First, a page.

Know thine enemy: why some weaver ants do but others do not
Newey, Philip S., Robson, Simon K.A., and Crozier, Ross H. (2010) Know thine enemy: why some weaver ants do but others do not. Behavioral Ecology, 21 (2). pp. 381-386.
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View at Publisher Website: http://dx.doi.org/10.1093/beheco/arp201
Recognition systems involve 3 components: an expression component, a perception component, and an action or response component. Disentangling the perception component from the action component can be difficult, as the absence of a discriminatory response may result from either a difference in perception or action. Social insects generally defend their colony against intruding conspecifics and provide a useful model for exploring recognition systems. However, whether differences in behavior at the colony or individual level result from the perception or action component of the recognition system is largely unknown. Furthermore, variation at the individual level has remained largely unexplored because research on social insects often focuses on the colony rather than on the individual. Using some novel behavioral bioassays, we here show that variation in the aggressive behavior of individual weaver ants (Oecophylla smaragdina L.) arises more from the identity of the recipient than of the intruder and, contrary to previous findings, that this often results from perceptual differences. We suggest that recognition in weaver ants may involve a template based on the individual’s odor prior to intermingling with other odors rather than on a common odor. We also argue that a common odor might be more important for the survival of the colony than a shared template. Conversely, possessing a range of templates may provide a colony with additional fitness benefits. By focusing on the differences among individual workers within colonies, this study reveals complexities in nest mate recognition that might otherwise have gone unnoticed.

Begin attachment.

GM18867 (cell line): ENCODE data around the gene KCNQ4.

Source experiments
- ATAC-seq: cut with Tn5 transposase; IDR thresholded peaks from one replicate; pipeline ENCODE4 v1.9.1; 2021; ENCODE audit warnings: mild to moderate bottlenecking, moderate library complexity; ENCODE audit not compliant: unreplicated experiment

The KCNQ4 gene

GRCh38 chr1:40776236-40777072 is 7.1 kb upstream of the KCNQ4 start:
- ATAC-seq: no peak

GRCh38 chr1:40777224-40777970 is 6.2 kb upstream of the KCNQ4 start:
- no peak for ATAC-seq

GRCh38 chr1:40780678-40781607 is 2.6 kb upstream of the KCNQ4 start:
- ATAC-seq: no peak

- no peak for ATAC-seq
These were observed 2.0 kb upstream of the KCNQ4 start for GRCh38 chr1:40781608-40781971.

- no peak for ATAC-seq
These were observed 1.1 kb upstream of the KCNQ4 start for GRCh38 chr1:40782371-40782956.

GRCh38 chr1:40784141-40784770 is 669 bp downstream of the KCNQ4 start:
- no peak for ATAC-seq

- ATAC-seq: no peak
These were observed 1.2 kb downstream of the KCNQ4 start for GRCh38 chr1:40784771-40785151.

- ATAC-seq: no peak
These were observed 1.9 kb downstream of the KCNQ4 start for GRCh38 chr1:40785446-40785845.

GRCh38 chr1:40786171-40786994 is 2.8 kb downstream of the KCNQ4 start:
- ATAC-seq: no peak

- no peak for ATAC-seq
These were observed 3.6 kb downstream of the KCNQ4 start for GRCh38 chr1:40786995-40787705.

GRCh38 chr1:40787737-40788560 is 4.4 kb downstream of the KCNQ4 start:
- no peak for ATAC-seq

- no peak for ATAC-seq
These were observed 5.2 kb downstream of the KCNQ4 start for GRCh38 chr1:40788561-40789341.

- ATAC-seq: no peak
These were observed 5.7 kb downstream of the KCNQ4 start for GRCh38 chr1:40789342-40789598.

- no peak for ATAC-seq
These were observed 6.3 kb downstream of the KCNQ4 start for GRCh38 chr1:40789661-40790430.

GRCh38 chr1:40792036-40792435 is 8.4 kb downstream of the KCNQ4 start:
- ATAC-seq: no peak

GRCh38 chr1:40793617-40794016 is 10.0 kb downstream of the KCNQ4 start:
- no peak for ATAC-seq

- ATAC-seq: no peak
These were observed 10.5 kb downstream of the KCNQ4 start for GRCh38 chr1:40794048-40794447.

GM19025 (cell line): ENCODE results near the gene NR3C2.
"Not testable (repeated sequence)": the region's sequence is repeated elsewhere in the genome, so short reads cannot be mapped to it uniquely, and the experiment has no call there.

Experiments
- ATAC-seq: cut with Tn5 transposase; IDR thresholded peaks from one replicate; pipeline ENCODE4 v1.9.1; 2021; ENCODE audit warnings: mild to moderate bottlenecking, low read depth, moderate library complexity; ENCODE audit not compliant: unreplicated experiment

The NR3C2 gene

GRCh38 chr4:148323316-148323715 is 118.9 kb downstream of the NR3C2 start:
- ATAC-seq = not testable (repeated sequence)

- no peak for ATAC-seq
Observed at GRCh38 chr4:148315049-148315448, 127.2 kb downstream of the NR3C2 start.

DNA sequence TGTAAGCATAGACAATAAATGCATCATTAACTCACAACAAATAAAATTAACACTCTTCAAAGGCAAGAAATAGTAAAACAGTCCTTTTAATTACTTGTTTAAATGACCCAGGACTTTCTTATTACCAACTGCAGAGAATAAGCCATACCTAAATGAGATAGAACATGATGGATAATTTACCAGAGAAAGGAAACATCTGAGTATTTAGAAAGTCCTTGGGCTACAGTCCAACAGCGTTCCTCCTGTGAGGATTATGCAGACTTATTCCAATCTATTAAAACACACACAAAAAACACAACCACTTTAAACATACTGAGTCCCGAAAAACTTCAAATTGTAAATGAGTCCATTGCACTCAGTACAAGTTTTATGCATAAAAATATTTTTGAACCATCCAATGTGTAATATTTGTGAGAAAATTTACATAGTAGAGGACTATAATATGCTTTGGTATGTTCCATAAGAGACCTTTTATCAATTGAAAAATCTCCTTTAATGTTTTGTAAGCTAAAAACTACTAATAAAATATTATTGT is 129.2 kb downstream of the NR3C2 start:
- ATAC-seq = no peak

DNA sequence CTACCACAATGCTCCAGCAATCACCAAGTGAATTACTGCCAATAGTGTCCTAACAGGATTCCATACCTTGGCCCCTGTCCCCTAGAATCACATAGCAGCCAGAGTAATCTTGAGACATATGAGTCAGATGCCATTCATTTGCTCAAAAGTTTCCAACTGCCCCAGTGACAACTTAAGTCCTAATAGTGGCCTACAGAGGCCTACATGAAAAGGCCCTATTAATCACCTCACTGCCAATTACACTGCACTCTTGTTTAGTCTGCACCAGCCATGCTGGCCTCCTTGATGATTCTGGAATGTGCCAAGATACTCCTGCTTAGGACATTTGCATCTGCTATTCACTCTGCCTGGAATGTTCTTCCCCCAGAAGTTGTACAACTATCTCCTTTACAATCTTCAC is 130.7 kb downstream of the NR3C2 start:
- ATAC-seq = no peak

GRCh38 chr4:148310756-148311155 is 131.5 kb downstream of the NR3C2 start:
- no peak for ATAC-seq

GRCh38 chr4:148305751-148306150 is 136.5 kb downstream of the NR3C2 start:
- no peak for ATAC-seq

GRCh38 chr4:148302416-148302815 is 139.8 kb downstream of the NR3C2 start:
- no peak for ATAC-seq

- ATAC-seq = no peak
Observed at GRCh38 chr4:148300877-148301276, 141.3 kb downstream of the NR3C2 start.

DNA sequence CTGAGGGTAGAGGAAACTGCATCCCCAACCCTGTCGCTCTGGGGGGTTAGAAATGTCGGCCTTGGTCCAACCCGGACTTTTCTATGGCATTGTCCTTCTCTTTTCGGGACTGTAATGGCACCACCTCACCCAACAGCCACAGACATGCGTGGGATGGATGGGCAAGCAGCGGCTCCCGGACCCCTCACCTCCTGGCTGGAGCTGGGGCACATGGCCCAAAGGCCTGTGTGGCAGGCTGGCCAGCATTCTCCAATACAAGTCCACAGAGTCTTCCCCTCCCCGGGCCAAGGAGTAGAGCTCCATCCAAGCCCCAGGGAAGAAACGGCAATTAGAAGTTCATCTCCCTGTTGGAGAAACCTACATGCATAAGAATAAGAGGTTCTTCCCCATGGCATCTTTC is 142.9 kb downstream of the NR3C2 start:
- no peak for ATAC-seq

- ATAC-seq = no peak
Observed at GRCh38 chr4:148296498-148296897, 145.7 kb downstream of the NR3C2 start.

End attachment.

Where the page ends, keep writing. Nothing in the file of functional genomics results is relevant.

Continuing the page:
|Item Type:||Article (Refereed Research - C1)|
|Keywords:||colony odor, Formicidae, Hymenoptera, recognition systems, social insects|
|FoR Codes:||06 BIOLOGICAL SCIENCES > 0602 Ecology > 060201 Behavioural Ecology @ 100%|
|SEO Codes:||96 ENVIRONMENT > 9608 Flora, Fauna and Biodiversity > 960899 Flora, Fauna and Biodiversity of Environments not elsewhere classified @ 100%|
|Deposited On:||10 May 2011 19:29|
|Last Modified:||17 May 2013 01:30|
Last 12 Months: 10
|Citation Counts with External Providers:||Web of Science: 4|
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